Carbon Footprint Reduction — Download More and Stream Less. Image by Gilles Berdugo
  • Moderation is the key — Using the internet in moderation is not only good for the planet, it’s also good for your mental health. Forget about looking at your social media streams every five minutes, rather set a limit on how much time you spend on it — and stick to it! Go outside, have a walk, and get some sunshine and fresh air instead.
  • Switch Google for Ecosia — The more people search on Ecosia, the more trees they plant. This eco-friendly search engine uses as much as 80% of its profits to plant trees in regions where it’s needed. No offense Google.
  • Adjust your settings — Turn your devices off when you’re not using them, and where you are, lower the monitor brightness. If you turn a monitor down from 100% to 70%, you will save as much as 20% of the energy it uses. This also reduces eye strain.
  • Get bored — Instead of grabbing your phone every time you have a break from your daily life, take a real break. Watch people, daydream, and really look at what’s going on around you. You may even find that life is not boring at all without your phone!

Can We Save Our Planet With The Internet?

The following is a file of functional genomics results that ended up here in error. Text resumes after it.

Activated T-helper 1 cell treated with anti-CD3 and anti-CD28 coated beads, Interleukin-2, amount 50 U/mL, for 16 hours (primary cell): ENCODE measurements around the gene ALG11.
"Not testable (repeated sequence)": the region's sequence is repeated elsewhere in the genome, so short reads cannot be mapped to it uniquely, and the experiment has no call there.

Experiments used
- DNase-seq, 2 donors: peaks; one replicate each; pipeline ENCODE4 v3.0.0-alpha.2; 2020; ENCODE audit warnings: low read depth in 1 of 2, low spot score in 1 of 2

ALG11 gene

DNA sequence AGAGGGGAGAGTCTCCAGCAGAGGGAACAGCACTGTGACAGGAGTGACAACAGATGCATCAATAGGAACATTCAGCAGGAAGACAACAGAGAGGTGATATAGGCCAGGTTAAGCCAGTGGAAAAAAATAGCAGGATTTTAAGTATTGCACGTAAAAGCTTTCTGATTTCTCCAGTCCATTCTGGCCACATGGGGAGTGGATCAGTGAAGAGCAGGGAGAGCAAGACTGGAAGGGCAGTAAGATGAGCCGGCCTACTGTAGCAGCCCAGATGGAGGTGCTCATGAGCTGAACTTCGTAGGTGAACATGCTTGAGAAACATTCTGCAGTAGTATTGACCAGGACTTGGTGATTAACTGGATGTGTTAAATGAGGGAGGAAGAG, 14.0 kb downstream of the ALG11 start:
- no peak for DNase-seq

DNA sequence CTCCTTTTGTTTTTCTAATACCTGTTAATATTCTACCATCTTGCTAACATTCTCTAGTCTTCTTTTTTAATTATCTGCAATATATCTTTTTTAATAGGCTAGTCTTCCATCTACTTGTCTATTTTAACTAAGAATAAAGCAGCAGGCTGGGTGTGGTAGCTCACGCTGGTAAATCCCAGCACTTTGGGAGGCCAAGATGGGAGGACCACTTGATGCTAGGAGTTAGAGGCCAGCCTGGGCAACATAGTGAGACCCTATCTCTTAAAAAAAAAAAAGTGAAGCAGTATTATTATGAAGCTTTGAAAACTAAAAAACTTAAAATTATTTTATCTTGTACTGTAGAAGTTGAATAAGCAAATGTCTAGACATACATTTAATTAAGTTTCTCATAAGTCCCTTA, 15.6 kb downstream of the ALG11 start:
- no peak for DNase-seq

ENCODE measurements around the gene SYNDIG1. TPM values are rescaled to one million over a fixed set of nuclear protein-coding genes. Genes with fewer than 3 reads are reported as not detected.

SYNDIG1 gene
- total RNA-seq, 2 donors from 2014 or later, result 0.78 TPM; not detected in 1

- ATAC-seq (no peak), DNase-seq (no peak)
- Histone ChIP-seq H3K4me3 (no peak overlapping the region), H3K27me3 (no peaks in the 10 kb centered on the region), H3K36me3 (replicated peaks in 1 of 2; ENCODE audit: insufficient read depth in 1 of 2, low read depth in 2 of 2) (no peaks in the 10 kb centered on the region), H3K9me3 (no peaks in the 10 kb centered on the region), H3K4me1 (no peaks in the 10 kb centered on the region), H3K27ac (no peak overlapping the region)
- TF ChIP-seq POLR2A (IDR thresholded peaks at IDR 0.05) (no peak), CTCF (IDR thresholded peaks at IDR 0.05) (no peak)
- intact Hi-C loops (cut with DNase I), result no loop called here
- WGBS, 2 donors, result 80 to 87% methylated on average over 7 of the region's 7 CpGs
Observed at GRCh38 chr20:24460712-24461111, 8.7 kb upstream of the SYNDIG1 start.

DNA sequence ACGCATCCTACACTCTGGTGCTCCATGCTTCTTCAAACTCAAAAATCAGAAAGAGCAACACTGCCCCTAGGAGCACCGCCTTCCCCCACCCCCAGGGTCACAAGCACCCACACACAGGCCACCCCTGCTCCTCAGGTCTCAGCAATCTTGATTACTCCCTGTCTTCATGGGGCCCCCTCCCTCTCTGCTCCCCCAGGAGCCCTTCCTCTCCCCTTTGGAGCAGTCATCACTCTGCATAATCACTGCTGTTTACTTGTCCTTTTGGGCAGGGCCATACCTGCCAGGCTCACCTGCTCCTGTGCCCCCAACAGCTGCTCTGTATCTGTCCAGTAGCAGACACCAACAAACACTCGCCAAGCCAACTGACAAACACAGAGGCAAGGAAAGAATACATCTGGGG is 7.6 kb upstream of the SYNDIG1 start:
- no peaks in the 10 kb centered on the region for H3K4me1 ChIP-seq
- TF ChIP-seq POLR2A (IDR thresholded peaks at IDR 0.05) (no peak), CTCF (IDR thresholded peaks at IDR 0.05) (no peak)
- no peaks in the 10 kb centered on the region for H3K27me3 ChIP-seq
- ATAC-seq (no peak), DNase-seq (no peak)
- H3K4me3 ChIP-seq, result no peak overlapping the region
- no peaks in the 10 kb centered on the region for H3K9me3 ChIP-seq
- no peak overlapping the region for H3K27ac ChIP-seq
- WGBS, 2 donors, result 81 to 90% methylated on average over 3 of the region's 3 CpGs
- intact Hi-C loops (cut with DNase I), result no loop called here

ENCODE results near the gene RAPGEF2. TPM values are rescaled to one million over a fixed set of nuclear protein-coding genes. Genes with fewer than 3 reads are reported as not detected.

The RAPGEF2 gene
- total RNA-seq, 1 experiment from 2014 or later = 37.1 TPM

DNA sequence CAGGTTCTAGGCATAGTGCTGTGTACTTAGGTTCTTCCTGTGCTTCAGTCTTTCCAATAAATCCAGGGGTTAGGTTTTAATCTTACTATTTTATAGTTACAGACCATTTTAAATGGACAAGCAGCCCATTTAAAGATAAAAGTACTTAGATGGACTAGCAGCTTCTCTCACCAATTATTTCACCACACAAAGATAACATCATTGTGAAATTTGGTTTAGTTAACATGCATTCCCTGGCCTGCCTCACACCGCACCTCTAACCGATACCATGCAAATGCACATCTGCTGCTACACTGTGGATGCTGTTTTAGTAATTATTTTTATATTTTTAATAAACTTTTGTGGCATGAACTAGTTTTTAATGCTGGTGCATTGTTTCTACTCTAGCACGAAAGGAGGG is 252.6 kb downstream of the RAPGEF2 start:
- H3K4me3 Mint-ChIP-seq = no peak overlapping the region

Well, we need a lot more than the internet to combat climate change. But we probably cannot save it without the help of the internet. Our challenge is to try to make our digital carbon footprint as low as possible and offset what’s left of it through our ICT usage by using its various platforms to educate others about environmental responsibility. It may seem like a small action, but it all adds up. Remember when we didn’t even know what recycling was? Just a few years ago nobody thought of turning the tap off when they brush their teeth, using electric vehicles or composting waste. Things are changing in the world and what seems like small actions now will ultimately lead to bigger changes.



Gilles Berdugo

Eco-friendly globetrotter seeking to make the world a greener place and creator of